The first official world record for the men's 100 metres freestyle: 1 minute 05.8 seconds by Zoltán Halmaj of Hungary. In 2009, Brazil's César Cielo swam a world record 46.91.
William Henry Milton was born. 'Joey' Milton played in South Africa's first two cricket Tests, against England in March 1889. He was captain in the second, in which his side were dismissed for 47 and 43, and in his only other Test, three years later, when South Africa did twice as well: all out for 97 and 83. Milton averaged under 12 with the bat and took a couple of wickets - but he'd done better as a rugby centre. His two matches for England both ended in wins at the Oval: narrowly against Scotland in 1874 and more easily against Ireland the following year. He went on to become Administrator of Southern Rhodesia and Mashonaland. As they did.
Some major boxing bouts took place on this day.
In 1982, Don King staged the Carnival of Champions in New Orleans, featuring four top fighters. In the first contest, Wilfredo Gómez could hardly see out of either eye by the time he caught Lupe Pintor and knocked him out in the 14th to keep his WBC super-bantamweight belt. In the second, a heroic Wilfred Benítez used all his skill against the long reach and big punches of Tommy Hearns, but lost his WBC light-middleweight title on a majority decision.
In 1970, the ordinary Billy Backus (career wins 49, career defeats 20) became a shock world welterweight champion when the great José Napoles had to retire after only four rounds with cuts over both eyes. Napoles won the rematch easily, but Backus had 'world champion' on his CV for all time.
In 1960, Gene Fullmer, a strong and underrated middleweight, kept his NBA world title by fighting a draw with Sugar Ray Robinson, who'd been one of the greatest but was now 39. The following March, Fullmer beat him on points.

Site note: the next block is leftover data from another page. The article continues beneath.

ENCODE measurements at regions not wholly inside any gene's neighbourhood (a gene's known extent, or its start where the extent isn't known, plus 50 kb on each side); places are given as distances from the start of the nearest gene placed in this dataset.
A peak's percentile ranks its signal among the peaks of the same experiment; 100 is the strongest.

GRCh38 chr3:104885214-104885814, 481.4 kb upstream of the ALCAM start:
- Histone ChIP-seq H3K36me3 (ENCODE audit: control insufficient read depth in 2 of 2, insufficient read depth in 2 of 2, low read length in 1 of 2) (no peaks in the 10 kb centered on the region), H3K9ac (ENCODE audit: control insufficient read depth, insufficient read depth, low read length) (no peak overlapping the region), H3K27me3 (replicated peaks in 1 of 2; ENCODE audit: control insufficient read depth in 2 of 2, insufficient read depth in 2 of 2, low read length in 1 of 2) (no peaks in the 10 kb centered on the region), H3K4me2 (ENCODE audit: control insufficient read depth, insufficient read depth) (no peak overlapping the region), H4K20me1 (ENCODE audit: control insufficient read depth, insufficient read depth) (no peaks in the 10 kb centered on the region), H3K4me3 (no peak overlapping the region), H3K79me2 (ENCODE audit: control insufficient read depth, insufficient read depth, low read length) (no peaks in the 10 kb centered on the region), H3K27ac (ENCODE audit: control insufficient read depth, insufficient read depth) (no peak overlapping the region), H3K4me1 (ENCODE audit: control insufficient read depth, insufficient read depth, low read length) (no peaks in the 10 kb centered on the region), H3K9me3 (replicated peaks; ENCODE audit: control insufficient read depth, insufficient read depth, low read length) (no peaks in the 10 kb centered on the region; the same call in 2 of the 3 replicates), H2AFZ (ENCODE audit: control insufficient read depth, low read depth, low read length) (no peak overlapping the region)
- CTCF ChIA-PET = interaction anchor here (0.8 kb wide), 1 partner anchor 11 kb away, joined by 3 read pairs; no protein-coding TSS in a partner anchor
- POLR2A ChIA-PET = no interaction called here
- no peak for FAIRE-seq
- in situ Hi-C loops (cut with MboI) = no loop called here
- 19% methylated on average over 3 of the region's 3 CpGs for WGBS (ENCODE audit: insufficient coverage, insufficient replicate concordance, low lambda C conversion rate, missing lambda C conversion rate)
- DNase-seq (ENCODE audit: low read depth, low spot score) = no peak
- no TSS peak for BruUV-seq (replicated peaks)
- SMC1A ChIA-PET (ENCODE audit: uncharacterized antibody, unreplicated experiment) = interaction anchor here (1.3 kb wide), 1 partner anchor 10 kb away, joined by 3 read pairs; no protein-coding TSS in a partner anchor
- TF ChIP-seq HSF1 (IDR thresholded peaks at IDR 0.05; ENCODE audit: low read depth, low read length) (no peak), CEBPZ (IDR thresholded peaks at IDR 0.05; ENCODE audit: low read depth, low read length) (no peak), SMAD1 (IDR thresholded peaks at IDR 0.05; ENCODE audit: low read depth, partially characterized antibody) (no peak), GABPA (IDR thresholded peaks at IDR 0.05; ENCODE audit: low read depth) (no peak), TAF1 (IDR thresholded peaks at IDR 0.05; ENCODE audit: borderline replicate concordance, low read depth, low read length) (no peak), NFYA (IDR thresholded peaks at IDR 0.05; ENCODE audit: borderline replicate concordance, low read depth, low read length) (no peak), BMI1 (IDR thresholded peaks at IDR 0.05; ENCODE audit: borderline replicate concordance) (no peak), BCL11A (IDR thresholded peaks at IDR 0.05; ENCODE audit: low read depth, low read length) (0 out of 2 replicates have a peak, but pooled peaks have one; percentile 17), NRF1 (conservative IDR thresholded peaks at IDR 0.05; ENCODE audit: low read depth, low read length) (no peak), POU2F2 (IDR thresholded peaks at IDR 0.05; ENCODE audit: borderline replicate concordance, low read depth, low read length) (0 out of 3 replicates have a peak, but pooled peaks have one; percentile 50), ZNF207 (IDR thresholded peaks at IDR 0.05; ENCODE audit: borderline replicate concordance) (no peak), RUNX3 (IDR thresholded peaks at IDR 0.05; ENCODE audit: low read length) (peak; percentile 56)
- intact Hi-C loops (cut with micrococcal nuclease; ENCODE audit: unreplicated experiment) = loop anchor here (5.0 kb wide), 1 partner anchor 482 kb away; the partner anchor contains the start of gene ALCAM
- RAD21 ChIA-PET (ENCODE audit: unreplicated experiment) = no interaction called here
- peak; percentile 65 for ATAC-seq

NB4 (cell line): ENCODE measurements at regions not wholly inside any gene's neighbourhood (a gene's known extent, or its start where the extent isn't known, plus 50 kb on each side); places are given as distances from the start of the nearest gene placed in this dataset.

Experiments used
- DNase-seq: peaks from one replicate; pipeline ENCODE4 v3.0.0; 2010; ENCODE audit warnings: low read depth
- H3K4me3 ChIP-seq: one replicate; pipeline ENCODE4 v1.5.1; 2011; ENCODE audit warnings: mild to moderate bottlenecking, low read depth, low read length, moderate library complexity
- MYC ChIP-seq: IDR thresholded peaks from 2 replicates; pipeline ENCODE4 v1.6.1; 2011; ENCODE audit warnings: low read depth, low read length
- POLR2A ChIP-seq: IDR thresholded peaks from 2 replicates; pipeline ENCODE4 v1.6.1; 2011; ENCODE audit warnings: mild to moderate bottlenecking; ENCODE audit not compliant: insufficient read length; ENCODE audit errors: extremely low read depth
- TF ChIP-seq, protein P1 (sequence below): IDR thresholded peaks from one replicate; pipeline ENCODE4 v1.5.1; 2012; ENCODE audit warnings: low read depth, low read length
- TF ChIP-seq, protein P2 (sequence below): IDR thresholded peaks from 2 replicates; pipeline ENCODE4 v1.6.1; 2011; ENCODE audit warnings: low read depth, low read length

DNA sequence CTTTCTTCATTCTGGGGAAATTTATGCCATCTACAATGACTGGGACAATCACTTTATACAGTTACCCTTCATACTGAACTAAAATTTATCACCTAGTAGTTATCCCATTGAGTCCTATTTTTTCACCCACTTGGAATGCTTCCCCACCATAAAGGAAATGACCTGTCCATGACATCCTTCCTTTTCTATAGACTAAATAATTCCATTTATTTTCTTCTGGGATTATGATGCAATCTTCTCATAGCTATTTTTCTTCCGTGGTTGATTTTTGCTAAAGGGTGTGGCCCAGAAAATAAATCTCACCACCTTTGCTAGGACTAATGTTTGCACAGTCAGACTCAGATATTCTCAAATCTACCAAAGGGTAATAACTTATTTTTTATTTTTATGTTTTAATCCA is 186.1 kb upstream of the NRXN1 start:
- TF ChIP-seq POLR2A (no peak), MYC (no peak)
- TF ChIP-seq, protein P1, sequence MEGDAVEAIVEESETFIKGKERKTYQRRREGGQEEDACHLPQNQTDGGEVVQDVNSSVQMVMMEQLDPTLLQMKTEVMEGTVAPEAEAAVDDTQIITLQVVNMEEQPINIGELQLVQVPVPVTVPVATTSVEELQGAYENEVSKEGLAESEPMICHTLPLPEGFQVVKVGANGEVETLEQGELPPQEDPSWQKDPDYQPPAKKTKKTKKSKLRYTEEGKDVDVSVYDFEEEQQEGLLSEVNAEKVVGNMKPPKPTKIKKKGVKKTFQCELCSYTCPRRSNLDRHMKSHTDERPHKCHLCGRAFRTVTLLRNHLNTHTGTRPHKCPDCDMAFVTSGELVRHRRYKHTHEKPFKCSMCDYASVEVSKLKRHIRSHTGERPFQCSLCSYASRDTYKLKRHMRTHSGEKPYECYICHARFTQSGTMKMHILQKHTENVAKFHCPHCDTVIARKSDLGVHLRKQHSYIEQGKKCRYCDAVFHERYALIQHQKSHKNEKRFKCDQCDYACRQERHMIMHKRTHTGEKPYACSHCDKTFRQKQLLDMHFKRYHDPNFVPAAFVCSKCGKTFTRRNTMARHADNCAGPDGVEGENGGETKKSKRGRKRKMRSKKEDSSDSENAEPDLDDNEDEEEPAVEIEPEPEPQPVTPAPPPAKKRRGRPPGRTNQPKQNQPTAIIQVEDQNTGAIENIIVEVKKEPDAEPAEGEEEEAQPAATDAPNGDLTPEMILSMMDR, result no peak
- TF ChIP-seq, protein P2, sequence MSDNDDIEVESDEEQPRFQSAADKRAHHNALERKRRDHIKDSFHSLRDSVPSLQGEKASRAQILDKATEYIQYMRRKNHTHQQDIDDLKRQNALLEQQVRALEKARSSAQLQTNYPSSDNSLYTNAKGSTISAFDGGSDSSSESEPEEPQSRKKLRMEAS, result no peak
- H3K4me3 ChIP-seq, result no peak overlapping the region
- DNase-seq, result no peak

In the Fed Cup final, 16-year-old Tracy Austin lost her singles match in straight sets to the experienced Kerry Reid, but Chris Evert beat Wendy Turnbull and helped Billie Jean King win the doubles, so the USA won 2-1 in Melbourne.
Joop Zoetemelk was born in Holland. If at once you don't succeed...after finishing second in the Tour de France five times in the 1970s, he finally won the great race in 1980 - before finishing second again (for a record sixth time) two years after that. This being cycling, pharmaceuticals raise their helpful heads. Following the penultimate stage of the 1979 Tour, he was penalised ten minutes (wow) after testing positive for the steroid Nandrolone.
In the 1960s, the Wales rugby team twice lost at home to Southern Hemisphere opposition on this day. In 1960, the usual mountainous Springbok pack steamrollered the Cardiff pitch into a quagmire and were happy to win with a solitary penalty goal by fly-half Keith Oxlee. Towards the end, players were using towels to wipe the mud from their eyes.
In 1966, Australia were less formidable up front but superb at half-back, where Ken Catchpole was quite possibly the greatest scrum-half of all time. No new-fangled spin passes; the ball just went like a blur to his fly-half, the improving young Phil Hawthorne. Meanwhile Wales gave debuts to future icons Gerald Davies and Barry John. Both sides scored two tries, but Hawthorne converted one of them and dropped a goal, and Wales only cut the margin to 14-11 by scoring a converted try with a couple of minutes left.
Les Ames was born.
Mark Boucher, South African wicket keeper, was born.
Jack Russell took his 11th catch of the match against South Africa in Jo'burg, the only wicketkeeper to achieve that in a Test match. He stayed at the crease the next day to help Mike Atherton save the game with his monumental 185 not out.
Sri Lanka were all out for 55 in a one-day international against West Indies, Courtney Walsh taking five wickets for one run.